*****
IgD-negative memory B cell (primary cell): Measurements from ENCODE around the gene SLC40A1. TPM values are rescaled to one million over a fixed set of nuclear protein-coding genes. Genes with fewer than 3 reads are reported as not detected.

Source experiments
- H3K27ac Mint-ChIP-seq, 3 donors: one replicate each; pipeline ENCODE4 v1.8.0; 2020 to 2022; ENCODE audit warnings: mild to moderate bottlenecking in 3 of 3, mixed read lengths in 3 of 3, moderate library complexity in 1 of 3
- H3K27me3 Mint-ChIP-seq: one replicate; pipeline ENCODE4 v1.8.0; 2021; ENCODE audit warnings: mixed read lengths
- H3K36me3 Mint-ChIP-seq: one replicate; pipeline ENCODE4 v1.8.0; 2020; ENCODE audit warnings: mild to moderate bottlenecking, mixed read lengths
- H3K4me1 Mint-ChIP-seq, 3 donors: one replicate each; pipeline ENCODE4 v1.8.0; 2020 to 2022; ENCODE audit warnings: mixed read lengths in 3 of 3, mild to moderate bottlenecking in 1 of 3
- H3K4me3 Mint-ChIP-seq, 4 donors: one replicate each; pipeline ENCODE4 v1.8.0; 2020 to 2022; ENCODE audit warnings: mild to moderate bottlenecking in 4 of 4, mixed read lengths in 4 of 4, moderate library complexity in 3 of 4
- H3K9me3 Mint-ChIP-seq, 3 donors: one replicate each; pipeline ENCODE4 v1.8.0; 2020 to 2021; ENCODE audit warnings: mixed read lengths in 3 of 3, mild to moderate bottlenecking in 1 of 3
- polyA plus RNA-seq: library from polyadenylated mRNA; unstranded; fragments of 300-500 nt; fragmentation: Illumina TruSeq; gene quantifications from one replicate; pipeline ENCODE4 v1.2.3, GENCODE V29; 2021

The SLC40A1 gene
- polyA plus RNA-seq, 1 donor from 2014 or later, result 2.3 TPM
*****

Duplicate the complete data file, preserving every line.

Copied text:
IgD-negative memory B cell (primary cell): Measurements from ENCODE around the gene SLC40A1. TPM values are rescaled to one million over a fixed set of nuclear protein-coding genes. Genes with fewer than 3 reads are reported as not detected.

Source experiments
- H3K27ac Mint-ChIP-seq, 3 donors: one replicate each; pipeline ENCODE4 v1.8.0; 2020 to 2022; ENCODE audit warnings: mild to moderate bottlenecking in 3 of 3, mixed read lengths in 3 of 3, moderate library complexity in 1 of 3
- H3K27me3 Mint-ChIP-seq: one replicate; pipeline ENCODE4 v1.8.0; 2021; ENCODE audit warnings: mixed read lengths
- H3K36me3 Mint-ChIP-seq: one replicate; pipeline ENCODE4 v1.8.0; 2020; ENCODE audit warnings: mild to moderate bottlenecking, mixed read lengths
- H3K4me1 Mint-ChIP-seq, 3 donors: one replicate each; pipeline ENCODE4 v1.8.0; 2020 to 2022; ENCODE audit warnings: mixed read lengths in 3 of 3, mild to moderate bottlenecking in 1 of 3
- H3K4me3 Mint-ChIP-seq, 4 donors: one replicate each; pipeline ENCODE4 v1.8.0; 2020 to 2022; ENCODE audit warnings: mild to moderate bottlenecking in 4 of 4, mixed read lengths in 4 of 4, moderate library complexity in 3 of 4
- H3K9me3 Mint-ChIP-seq, 3 donors: one replicate each; pipeline ENCODE4 v1.8.0; 2020 to 2021; ENCODE audit warnings: mixed read lengths in 3 of 3, mild to moderate bottlenecking in 1 of 3
- polyA plus RNA-seq: library from polyadenylated mRNA; unstranded; fragments of 300-500 nt; fragmentation: Illumina TruSeq; gene quantifications from one replicate; pipeline ENCODE4 v1.2.3, GENCODE V29; 2021

The SLC40A1 gene
- polyA plus RNA-seq, 1 donor from 2014 or later, result 2.3 TPM